a document added to an insurance policy that may be requested by you or the insurer to limit or add to the coverage, or to clarify policy terms and conditions.
Amendatory Endorsement Details
In general, an amendatory endorsement, also known as a rider, modifies the insurance by adding coverage or specifies additional conditions or restrictions to the insurance policy at no extra cost. You can think of it as a provision to your contract that’s issued and mailed to you by the insurance company so you can attach it to the primary policy documents.
An Amendatory Endorsement can be provided at the time of insurance purchase, while the insurance is active, or at the time of its renewal. It remains in force until the policy expires unless it states a certain time period. It may also increase your premiums (the amount of money you pay for your insurance monthly or annually) and your deductible (the amount of money you pay out of pocket when you make a claim). Some policyholders add an endorsement that guards them against inflation. This will automatically increase your insurance by a certain percentage each year so your insurance doesn’t depreciate.
Endorsements can cover a very wide range of situations that arise in your daily life, like:
- A couple is getting divorced and one of the spouses needs to remove the other from home or car insurance policies.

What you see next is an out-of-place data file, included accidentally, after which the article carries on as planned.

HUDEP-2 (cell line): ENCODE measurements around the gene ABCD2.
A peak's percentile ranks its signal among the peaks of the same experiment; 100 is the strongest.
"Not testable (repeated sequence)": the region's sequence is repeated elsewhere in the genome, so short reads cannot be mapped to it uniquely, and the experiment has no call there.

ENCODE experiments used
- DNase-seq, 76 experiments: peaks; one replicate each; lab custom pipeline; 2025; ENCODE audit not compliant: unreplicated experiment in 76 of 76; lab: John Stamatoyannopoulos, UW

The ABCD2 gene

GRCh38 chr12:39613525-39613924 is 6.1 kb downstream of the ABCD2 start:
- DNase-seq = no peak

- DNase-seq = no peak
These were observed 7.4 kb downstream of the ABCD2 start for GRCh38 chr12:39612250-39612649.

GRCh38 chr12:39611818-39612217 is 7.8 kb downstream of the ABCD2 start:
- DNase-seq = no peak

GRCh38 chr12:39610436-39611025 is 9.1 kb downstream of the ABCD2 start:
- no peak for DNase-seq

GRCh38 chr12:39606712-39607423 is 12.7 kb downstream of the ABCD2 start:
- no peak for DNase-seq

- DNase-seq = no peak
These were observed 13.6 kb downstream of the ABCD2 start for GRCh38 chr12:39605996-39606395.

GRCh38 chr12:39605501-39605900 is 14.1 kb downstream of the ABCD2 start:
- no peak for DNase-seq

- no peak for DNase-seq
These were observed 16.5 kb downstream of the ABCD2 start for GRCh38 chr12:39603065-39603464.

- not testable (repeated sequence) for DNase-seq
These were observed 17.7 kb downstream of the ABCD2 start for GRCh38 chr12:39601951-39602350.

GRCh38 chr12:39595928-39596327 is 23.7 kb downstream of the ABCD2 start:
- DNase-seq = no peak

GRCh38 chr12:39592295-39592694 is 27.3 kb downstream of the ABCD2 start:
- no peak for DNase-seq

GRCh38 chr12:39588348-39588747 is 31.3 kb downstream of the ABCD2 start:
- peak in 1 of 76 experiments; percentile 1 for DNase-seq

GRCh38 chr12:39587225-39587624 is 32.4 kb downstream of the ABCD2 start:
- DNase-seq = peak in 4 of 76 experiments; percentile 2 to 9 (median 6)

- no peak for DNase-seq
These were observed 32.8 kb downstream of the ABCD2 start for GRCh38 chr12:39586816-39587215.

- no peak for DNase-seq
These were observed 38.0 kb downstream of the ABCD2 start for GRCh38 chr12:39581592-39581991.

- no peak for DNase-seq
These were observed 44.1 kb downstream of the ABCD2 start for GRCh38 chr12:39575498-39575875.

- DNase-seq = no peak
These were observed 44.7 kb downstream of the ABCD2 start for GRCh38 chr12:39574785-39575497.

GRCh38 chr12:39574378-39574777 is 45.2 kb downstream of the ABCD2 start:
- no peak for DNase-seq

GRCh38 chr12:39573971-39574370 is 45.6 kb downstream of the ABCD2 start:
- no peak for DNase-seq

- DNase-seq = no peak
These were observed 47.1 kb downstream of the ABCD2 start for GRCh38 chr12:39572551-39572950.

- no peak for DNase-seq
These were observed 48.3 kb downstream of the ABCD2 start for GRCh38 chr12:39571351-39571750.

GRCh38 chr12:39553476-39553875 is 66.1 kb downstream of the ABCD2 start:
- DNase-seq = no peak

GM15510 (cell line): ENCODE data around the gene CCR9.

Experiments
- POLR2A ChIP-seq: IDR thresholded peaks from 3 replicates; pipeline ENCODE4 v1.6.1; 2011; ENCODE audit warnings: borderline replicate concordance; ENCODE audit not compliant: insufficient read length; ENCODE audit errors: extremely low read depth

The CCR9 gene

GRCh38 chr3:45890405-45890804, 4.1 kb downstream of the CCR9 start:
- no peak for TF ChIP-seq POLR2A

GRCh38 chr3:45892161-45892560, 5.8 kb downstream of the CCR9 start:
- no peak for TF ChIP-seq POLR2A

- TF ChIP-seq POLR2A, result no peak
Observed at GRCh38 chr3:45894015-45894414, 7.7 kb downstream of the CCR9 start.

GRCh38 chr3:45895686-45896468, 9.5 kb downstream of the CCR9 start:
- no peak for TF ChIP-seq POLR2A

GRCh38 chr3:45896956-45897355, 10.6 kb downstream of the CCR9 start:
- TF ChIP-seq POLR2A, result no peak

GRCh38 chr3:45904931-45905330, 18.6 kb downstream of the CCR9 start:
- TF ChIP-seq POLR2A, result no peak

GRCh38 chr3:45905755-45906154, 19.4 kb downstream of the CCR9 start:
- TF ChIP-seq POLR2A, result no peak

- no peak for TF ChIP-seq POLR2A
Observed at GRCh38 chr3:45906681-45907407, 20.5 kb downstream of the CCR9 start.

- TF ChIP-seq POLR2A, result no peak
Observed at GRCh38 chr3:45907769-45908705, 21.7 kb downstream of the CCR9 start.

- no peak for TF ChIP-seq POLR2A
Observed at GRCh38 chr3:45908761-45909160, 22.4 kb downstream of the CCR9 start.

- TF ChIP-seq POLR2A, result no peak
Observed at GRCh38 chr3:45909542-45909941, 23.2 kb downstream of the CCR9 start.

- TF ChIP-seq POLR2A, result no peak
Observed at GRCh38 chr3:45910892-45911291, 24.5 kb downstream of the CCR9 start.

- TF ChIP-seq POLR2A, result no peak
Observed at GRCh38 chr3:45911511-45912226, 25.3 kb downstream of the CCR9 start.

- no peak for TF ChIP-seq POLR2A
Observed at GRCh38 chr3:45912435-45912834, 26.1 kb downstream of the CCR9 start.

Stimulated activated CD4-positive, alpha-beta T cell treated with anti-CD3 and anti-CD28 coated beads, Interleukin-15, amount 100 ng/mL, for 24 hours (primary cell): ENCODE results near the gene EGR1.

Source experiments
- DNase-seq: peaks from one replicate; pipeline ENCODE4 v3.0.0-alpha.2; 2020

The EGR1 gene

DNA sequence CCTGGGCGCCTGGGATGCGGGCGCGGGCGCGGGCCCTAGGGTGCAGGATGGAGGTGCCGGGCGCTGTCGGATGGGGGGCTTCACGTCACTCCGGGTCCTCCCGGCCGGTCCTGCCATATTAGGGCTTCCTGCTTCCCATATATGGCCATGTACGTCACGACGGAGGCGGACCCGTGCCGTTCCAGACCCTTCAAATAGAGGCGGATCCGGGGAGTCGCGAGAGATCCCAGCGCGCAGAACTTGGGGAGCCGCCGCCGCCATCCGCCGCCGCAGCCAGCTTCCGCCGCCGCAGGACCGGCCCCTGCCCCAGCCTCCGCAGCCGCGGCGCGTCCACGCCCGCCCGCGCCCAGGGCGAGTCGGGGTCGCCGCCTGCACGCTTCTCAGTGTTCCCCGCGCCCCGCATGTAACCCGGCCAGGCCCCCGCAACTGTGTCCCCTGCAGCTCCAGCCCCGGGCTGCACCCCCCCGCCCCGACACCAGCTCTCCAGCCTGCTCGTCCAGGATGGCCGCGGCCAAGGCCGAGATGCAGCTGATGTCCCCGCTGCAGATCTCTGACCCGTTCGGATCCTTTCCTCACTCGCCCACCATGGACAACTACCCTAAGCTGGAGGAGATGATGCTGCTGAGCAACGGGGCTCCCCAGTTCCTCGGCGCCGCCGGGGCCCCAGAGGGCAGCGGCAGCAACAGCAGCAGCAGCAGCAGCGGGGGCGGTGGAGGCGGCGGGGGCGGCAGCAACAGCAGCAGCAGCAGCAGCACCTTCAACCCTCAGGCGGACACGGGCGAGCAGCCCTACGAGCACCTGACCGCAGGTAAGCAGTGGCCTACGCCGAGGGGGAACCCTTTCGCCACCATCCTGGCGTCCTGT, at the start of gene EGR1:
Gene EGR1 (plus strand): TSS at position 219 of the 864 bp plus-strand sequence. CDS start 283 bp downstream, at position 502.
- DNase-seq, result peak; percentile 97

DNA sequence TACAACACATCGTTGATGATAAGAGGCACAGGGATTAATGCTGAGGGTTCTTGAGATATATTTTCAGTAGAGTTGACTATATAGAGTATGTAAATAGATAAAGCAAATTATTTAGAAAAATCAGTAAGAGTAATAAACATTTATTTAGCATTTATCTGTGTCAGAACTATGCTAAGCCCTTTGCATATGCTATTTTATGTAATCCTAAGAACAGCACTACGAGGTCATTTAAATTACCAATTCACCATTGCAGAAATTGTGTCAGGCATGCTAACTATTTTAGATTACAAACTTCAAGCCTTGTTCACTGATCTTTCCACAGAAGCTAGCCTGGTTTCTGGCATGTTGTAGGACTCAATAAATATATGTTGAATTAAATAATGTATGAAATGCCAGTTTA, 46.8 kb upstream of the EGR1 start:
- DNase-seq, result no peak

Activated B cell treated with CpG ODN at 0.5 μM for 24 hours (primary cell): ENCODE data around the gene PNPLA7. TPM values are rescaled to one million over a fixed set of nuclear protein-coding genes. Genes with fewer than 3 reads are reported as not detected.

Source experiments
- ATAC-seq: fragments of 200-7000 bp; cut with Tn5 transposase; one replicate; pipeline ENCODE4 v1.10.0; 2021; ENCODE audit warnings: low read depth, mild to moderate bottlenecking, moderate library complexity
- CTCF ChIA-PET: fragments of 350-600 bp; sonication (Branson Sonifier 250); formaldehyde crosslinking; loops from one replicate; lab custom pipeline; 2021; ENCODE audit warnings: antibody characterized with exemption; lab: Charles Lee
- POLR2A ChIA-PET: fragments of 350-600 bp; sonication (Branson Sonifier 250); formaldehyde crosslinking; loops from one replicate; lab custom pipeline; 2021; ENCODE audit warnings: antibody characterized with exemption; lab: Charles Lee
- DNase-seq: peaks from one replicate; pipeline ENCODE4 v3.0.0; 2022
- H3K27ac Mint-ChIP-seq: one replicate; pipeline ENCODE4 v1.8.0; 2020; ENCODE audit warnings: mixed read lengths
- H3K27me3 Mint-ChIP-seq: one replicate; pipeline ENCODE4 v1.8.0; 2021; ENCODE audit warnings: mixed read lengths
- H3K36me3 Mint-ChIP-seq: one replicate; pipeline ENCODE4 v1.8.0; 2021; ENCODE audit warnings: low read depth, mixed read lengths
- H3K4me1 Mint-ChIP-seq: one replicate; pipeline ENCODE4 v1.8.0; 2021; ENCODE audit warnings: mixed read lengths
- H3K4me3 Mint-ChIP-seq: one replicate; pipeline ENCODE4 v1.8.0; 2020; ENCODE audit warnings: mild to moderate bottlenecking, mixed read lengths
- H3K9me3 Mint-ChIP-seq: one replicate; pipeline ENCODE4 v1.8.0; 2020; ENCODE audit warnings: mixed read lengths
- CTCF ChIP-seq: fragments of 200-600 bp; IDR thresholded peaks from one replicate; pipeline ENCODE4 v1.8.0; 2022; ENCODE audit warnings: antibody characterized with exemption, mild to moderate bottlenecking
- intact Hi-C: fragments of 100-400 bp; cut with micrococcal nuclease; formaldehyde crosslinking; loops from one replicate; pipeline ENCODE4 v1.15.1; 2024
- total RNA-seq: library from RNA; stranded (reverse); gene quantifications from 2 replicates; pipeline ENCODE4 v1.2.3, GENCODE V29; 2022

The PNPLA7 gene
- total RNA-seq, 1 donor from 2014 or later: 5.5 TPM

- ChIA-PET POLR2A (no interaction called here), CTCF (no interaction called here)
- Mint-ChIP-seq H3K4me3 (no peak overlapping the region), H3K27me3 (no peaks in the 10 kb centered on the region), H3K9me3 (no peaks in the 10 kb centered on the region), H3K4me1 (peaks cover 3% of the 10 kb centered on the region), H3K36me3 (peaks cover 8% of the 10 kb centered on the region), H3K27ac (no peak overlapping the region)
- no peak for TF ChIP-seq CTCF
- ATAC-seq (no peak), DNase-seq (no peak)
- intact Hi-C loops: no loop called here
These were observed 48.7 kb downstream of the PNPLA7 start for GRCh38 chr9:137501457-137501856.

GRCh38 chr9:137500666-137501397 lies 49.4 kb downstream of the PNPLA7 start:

- You need specific insurance for valuable items (e.g. jewelry or electronic equipment).
- You need added protection and your coverage limits increased when your property isn’t insured against certain types of damage (e.g. tree growing)
- You need to remove a beneficiary from your life insurance policy.
- The insurer issues it to exclude certain types of damage to the insured property.
Amendatory Endorsement Example
When you move to a different address, you will need to contact your agent to let them know that you've moved. Your insurance company will need to mail you an endorsement with the new address. The policy contract with the old address won’t be valid any longer and the endorsement will replace the original contract.
Right before you moved, you received a 24 karat gold chain. You need to take out insurance on it in case something happens during the move. Fortunately, you already have an insurance policy for a few other valuable items, you just need to add the chain. The insurance company sends you two amendatory endorsements, one for the move and one for the chain. You will have to pay an extra $50 a month on your premium, but you're now covered should something happen to it.
Types of Amendatory Endorsement
Below are some other names you may come across for amendatory endorsements.
- Special: an endorsement that removes the assumed omission of coverage (e.g. home insurances usually don’t include mold damage).
- Industry-specific: an endorsement that will cover items that are valuable and handy in your line of business.
- Hired and Non-Owned Auto: an endorsement that provides protection against damage of vehicles that your business doesn’t own. This could be a useful endorsement for delivery and currier driver.
In addition, endorsements may be standard (when the endorsement issuing is mandatory), non-standard, and hybrid. Standard endorsements include pre-printed policy terminology, while non-standard uses flexible manuscript language.